The strong winds and cold temperatures accompanying blizzards can combine to create another danger. The wind chill factor is the amount of cooling one “feels” due to the combination of wind and temperature. During blizzards, with the combination of cold temperatures and strong winds, very low wind chill values can occur. It is not uncommon in the Midwest to have wind chills below -60F during blizzard conditions. Exposure to such low wind chill values can result in frostbite or hypothermia. For more information, go to the NWS wind chill web page.

Blizzards also can cause a variety of other problems. Power outages can occur due to strong winds and heavy snow. Pipes can freeze and regular fuel sources may be cut off.

People should never venture out in blizzards, nor should they continue to travel if a storm is upgraded to a blizzard. To protect yourself from the effects of winter storms, including blizzards, the National Weather Service suggests the following web resources:

http://www.wrh.noaa.gov/fgz/safety/win-info.php?wfo=fgz

http://www.wrh.noaa.gov/warnings.php?wfo=fgz

Thanks for checking in and have a great week ahead. Don’t forget to follow me on Twitter @TNelsonWNTV

 

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Tweets

Look at the big flakes that were flying in Renton, WA yesterday! A snowy and pretty scene to see. #Snow https://t.co/z2KPvixLBl

1 hour ago by WeatherNation

A snowy #Sunday will make for some fun #NFL watching, but not for the ones playing. #Snow likely in #Buffalohttps://t.co/VtmVK9TmBq

5 hours ago by WeatherNation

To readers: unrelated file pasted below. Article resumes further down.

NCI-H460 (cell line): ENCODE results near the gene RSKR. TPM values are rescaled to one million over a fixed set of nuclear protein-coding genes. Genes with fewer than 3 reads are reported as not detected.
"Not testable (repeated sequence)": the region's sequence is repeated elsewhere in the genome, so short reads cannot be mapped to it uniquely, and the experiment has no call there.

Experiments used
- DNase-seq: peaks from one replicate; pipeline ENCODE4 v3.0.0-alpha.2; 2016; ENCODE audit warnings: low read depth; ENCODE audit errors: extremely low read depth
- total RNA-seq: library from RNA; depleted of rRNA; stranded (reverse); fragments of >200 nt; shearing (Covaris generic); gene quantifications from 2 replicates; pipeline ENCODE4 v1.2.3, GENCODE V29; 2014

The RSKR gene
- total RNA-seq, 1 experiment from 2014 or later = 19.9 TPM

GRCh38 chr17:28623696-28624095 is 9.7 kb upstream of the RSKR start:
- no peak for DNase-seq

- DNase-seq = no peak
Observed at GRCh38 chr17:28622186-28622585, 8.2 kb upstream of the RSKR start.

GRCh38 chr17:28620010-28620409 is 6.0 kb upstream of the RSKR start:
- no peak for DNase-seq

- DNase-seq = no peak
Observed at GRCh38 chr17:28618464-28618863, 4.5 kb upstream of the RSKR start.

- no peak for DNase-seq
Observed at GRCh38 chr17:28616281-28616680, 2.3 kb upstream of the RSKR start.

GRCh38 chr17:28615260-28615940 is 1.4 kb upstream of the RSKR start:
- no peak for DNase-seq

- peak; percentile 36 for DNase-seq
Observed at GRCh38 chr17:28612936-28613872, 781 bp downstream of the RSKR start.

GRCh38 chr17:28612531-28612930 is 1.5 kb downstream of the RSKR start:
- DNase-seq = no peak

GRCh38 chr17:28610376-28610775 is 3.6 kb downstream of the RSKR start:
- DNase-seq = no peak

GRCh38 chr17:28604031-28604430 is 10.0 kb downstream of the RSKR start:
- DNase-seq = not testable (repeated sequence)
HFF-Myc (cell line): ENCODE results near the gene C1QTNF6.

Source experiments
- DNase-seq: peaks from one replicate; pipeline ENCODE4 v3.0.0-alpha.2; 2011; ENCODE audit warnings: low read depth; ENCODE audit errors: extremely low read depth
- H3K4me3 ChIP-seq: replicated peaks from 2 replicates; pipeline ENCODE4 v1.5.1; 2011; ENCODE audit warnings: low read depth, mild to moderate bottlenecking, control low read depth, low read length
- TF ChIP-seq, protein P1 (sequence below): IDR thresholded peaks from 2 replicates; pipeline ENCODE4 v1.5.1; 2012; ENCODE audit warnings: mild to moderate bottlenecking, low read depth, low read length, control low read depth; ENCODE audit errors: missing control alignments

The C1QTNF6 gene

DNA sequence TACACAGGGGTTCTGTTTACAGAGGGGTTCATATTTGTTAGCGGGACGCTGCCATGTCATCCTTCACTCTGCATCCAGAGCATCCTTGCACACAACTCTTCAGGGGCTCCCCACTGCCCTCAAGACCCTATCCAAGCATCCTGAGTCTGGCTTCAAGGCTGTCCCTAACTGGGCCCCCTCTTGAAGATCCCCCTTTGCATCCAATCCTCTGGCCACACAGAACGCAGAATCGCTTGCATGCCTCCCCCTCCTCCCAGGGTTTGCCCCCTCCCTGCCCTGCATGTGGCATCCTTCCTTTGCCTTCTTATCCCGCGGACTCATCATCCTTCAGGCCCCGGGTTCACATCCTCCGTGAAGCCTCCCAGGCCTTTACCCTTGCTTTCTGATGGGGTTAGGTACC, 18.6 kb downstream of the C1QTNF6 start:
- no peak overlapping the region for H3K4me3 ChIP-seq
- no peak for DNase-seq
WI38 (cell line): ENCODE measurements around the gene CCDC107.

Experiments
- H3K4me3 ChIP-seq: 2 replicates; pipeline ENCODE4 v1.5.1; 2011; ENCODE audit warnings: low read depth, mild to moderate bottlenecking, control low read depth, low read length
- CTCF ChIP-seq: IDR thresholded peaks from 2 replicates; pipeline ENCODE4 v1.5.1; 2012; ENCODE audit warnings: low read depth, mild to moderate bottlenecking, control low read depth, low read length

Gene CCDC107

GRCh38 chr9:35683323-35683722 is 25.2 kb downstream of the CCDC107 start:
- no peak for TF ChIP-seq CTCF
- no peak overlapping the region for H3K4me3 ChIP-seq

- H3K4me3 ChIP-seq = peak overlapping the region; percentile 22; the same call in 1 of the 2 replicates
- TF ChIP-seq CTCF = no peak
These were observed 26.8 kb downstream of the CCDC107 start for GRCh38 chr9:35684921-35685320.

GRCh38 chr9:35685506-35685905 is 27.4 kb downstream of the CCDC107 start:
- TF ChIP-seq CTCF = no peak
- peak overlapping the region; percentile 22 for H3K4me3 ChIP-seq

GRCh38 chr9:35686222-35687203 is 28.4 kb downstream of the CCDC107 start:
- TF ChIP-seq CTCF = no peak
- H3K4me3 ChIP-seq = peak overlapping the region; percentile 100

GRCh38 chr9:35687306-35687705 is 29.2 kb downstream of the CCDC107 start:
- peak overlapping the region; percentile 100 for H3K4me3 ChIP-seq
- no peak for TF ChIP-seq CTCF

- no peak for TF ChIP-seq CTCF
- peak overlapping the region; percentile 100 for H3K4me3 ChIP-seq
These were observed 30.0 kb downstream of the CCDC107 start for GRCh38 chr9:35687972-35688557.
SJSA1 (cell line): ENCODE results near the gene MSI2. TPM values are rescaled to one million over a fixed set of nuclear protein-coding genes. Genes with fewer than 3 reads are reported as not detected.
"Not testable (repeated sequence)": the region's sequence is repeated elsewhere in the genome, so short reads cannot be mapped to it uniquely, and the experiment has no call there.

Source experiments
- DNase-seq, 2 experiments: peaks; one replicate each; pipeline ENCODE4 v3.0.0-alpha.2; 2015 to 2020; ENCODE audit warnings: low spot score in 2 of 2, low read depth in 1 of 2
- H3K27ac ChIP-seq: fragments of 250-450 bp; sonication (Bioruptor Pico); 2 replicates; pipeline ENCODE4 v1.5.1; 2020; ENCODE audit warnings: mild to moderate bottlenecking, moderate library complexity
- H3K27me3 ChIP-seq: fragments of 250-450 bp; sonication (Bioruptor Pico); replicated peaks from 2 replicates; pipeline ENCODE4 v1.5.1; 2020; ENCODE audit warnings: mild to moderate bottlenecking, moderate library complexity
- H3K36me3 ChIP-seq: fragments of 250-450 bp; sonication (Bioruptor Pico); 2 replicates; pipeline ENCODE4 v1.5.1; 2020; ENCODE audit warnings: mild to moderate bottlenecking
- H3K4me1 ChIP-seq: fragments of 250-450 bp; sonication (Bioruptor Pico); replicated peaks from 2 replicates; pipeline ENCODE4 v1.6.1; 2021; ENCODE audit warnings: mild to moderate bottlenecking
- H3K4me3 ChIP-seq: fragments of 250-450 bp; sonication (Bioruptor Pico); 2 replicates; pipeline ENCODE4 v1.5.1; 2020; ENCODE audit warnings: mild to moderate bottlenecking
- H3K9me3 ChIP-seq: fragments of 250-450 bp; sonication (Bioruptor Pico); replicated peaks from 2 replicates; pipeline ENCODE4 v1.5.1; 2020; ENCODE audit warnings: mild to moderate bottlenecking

Watch as dogs play in the first fresh #snow of the season in Seattle! #WAwx #pets https://t.co/vXRg6nqaG2

6 hours ago by WeatherNation

Heavy #Snow fell in #NewYork today; close to 2 feet. More #LakeEffectSnow likely this weekend, watch WeatherNation… https://t.co/i4eJYIh4C8

7 hours ago by WeatherNation

Heavy #Snow fell in #Michigan today; up to 2 feet. More snow is likely in the area this weekend, watch WeatherNatio… https://t.co/MrWMqAUFlw

7 hours ago by WeatherNation

Lake effect snow warnings in place for upstate NY. Many cities experiencing reduced visibility with localized heavy… https://t.co/8W8ZghrkVi

12 hours ago by WeatherNation

Heavy lake effect snow continues to add up in the Great Lakes - https://t.co/QzXWNn31Ar https://t.co/JRDHv1QNIB

12 hours ago by WeatherNation

It's down right cold! Be sure to dress in layers with some places seeing below freezing temperatures. #COwx https://t.co/gToMU5VP1d

16 hours ago by WeatherNation

Snow will continue to move across the west, with ice possible in Oregon - https://t.co/7VSHBh8kVG https://t.co/NTxvB2gOo4

17 hours ago by WeatherNation

What are your plans this weekend? Click below for your #weekend weather outlook. Click here:… https://t.co/ILg9meKf70

19 hours ago by WeatherNation

Wait for it... #Thundersnow in some of the #LakeEffect #Snow in New York! https://t.co/4D52tVbXl7

19 hours ago by WeatherNation

Check out this snow video from #downtown Detroit. #MIwx https://t.co/4HvPwr88Cj https://t.co/mcOliWj2ex

23 hours ago by WeatherNation

Look how big those #snowflakes are! The lake effect snow machine has officially turned on in the Great Lakes region… https://t.co/sEA8Ezv3yl

09 December by WeatherNation

Lots of snow has already fallen in portions of New York and more snow is expected! #LakeEffectSnow #HeavySnowhttps://t.co/pt3EPhT0E1

09 December by WeatherNation